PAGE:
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Rhinocéros_blanc_JHEIt sounds like something straight out of science fiction, but science may allow mankind to reverse the extinction of the northern white rhino. At the moment, there are only two northern white rhinos left in the world, and both of them are female. The last male, named Sudan, died in Kenya in March of 2018, but scientists hope that new INF techniques could save the species. The plan is to use southern white rhinos as surrogate mothers to carry northern white rhino embryos. Far-fetched as it may sound, the technology is very real, and scientists have already managed to create a northern white rhino embryo in a laboratory.

There are numerous practical questions that need to be considered. One of the largest is that, even if the INF techniques create healthy northern white rhino calves, the revived species may suffer from a crippling lack of genetic diversity. There is also the fact that collecting the necessary eggs from the surviving female northern white rhinos is risky and will require the rhinos to be sedated for two long hours.

Unsurprisingly, ethical concerns have already been raised. Captive breeding has been largely accepted, but the use of new and largely experimental medical technology has created a sense of wariness. This is especially true given that INF has promised incredible results for endangered or extinct species in the past, but it has rarely delivered. Only the giant panda, Asian elephant and black-footed ferret have ever profited from human intervention in the reproductive cycle. Even if the technique worked, there is no guarantee that the revived species would survive for long. The lack of genetic diversity would lead to inbreeding depression and an extreme susceptibility to disease. There is every possibility that INF would only preserve the northern white rhino for another generation or two.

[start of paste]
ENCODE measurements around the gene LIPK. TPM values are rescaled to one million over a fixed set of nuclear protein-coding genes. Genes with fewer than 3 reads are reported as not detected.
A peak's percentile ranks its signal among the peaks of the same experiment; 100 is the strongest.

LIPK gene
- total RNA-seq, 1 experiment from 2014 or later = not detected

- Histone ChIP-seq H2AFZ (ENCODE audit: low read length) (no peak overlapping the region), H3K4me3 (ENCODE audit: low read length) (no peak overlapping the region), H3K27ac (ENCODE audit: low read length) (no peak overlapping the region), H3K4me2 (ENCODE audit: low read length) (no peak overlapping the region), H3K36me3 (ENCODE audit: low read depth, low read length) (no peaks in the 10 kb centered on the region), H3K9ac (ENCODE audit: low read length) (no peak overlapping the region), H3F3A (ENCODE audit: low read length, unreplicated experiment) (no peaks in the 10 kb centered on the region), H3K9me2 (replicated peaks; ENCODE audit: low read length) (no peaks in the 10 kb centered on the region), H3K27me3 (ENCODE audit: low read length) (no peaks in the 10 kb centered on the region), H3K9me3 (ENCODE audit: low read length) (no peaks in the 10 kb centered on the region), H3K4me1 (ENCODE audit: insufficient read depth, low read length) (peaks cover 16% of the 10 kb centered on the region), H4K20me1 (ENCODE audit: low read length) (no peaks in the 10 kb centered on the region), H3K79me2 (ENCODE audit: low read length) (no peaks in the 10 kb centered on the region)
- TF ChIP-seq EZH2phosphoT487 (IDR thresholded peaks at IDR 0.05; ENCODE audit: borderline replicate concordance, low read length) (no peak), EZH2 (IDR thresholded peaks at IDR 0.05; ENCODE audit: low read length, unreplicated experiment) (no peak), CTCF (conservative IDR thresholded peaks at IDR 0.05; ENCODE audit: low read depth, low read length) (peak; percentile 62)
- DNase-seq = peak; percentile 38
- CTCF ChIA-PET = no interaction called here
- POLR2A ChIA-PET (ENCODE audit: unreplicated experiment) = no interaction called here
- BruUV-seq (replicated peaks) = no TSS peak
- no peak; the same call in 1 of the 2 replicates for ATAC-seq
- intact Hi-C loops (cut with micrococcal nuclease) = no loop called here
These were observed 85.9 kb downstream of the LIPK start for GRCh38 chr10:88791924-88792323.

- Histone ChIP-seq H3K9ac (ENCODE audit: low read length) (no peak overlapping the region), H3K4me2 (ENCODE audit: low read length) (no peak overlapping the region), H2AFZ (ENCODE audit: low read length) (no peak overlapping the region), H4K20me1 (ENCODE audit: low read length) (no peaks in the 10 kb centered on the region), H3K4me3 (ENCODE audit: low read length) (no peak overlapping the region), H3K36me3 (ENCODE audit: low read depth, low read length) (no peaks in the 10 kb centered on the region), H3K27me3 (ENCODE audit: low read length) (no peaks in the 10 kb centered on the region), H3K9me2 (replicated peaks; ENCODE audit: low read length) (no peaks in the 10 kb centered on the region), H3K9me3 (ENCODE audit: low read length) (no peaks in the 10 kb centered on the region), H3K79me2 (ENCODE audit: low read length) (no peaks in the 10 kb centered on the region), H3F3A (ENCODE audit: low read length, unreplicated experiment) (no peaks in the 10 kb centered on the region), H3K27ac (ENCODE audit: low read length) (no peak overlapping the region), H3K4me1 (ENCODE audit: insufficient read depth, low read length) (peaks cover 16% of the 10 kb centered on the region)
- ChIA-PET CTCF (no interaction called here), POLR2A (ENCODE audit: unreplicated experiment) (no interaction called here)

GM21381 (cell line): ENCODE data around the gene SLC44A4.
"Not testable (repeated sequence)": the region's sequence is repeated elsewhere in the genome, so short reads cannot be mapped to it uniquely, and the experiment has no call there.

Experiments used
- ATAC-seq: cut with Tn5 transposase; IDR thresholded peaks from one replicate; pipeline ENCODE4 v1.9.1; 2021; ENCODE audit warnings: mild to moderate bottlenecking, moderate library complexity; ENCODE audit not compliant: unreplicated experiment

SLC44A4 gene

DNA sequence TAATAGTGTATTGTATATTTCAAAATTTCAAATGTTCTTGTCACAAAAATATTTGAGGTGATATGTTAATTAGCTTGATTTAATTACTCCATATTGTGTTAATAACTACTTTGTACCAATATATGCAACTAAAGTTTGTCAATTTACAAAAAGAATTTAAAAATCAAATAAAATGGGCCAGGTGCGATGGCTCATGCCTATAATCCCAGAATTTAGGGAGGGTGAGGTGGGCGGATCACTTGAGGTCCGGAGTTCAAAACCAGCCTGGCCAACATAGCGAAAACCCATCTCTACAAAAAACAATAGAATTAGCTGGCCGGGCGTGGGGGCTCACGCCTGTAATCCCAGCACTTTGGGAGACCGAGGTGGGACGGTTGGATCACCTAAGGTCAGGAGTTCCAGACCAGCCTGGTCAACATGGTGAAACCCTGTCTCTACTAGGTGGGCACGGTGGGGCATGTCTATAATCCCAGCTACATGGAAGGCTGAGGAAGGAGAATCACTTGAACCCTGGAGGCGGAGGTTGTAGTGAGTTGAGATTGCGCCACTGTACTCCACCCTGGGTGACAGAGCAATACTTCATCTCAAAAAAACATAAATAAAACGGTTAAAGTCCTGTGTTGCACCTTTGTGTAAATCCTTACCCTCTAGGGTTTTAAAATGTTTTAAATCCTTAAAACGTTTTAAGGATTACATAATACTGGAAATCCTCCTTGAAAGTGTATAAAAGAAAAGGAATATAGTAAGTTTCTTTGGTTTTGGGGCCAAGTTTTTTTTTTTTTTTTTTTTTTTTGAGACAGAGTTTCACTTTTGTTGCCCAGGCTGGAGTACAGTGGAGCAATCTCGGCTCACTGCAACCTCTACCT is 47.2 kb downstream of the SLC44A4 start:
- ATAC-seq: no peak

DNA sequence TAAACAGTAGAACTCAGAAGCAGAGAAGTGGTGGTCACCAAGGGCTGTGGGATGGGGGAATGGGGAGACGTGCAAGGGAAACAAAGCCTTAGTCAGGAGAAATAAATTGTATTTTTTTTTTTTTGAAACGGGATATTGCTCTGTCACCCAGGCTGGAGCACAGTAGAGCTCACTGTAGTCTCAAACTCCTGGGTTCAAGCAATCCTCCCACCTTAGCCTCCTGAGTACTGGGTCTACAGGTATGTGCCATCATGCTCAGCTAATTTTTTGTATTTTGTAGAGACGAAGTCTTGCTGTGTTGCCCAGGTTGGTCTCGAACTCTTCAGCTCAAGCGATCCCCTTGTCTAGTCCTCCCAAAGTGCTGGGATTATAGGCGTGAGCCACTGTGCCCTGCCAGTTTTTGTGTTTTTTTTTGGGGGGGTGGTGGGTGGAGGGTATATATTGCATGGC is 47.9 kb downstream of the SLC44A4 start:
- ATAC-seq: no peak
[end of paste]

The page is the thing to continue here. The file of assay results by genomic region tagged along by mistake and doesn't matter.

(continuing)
Even so, there are many people who feel that the INF technique should be given a chance. The northern white rhino, people argue, is not essentially extinct because it failed to adapt to its natural environment. It has been driven to the brink by habitat destruction, poaching and human civil wars. Humans have killed the species, the argument goes. Humans have a responsibility to try and bring it back.

The debate is far from settled, but it is likely that the project will move forward regardless of moral concerns. There simply is not time for the ethics to be considered, debated, reconsidered and then agreed upon. By the time all the would-be philosophers have decided if the INF project is ethical, the last two northern white rhinos would likely already be dead and the species doomed regardless.